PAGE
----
In Internet media, the relationship between Google and Fox is among one of the more interesting.
Exhibit A: Google Watch reported that Fox (Twentieth Century Fox to be exact) has subpoenaed YouTube to reveal the identity of users who uploaded four episodes of the TV series "24" and 12 episodes of "The Simpsons." In a nutshell, a user uploaded pirated copies of those shows and Fox didn't authorize it. Fox wants YouTube to cough up the names of the users. No one is commenting.
The inference is that uploading full episodes is a no-no on YouTube.
Exhibit B: When Google bought YouTube, Fox was notably absent from any content agreements. Part of the reason for that is MySpace, owned by News Corp., parent of Fox properties, views YouTube as a rival.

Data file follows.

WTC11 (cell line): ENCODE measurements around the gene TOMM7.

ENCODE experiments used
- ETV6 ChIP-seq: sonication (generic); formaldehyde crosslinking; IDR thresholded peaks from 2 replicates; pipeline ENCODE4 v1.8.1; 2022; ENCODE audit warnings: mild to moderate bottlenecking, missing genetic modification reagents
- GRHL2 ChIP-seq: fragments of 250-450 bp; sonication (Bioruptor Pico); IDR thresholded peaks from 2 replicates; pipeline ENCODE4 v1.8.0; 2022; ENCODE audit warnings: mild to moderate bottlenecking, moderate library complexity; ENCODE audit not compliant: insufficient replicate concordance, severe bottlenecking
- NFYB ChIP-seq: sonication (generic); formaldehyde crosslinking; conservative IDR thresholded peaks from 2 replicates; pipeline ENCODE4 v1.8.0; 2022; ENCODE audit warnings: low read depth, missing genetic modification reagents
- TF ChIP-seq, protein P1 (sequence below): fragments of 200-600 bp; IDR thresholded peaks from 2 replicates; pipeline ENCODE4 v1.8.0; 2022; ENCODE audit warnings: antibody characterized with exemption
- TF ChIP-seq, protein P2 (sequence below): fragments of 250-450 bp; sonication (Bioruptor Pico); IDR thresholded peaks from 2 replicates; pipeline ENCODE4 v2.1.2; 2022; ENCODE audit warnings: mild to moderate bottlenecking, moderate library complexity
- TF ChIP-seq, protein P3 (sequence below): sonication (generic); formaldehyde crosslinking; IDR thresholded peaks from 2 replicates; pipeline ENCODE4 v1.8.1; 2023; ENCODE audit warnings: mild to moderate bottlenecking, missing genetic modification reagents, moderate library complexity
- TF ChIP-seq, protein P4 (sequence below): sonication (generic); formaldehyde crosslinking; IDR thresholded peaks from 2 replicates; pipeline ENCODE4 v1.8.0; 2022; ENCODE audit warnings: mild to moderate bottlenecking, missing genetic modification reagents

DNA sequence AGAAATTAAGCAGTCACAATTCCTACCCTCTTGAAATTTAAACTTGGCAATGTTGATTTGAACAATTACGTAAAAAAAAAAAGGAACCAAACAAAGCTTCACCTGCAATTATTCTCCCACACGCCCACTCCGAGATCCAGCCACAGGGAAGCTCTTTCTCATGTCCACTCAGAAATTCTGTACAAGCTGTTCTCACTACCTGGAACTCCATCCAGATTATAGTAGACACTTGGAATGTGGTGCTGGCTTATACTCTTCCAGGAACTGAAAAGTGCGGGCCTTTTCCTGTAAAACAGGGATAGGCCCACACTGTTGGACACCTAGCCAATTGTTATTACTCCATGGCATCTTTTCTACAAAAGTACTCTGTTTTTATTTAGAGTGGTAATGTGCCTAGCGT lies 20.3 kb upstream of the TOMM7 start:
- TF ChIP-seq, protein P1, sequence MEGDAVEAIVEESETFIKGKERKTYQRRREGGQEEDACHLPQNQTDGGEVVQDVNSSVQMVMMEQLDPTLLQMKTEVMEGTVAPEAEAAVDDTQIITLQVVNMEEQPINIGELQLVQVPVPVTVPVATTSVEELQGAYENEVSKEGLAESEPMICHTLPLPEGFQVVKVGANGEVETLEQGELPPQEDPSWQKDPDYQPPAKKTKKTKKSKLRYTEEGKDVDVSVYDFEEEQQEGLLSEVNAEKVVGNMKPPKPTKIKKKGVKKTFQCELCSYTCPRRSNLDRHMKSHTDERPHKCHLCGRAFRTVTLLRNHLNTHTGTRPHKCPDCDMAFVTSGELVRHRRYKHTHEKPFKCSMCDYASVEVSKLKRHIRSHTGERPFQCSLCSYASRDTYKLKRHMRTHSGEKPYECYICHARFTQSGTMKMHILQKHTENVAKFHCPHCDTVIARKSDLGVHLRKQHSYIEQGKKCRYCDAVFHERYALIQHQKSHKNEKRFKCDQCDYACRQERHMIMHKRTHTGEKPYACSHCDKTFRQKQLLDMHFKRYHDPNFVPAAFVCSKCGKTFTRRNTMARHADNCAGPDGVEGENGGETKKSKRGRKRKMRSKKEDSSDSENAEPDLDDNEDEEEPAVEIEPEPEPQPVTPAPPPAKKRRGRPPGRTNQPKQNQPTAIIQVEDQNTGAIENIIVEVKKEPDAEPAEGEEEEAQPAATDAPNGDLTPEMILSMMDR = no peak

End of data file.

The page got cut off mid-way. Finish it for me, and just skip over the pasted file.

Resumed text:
Exhibit C: Google and MySpace have a lucrative partnership that guarantees significant returns for News Corp.
Exhibit D: Yet Google is throwing some search heft behind YouTube. Google today integrated YouTube video in Google's search results.
These cross-currents create some unique possibilities. Fox, because it's not in bed with YouTube, would appear to be the most likely to sue Google over content use. However, this may not be such a bright idea since Google and News Corp. are ad partners on MySpace, which also happens to send a lot of traffic YouTube's way. Both partners have leverage locked and loaded.
In the end, the current subpoena fracas will blow over. YouTube can cough up the user names--after all it was subpoenaed--and Twentieth Century Fox will prosecute. Neither party will look all that bad. In addition, it'll be very clear that you shouldn't upload full episodes on YouTube.
As for Fox and Google, there will be plenty of money-lubricated harmony--until the next skirmish.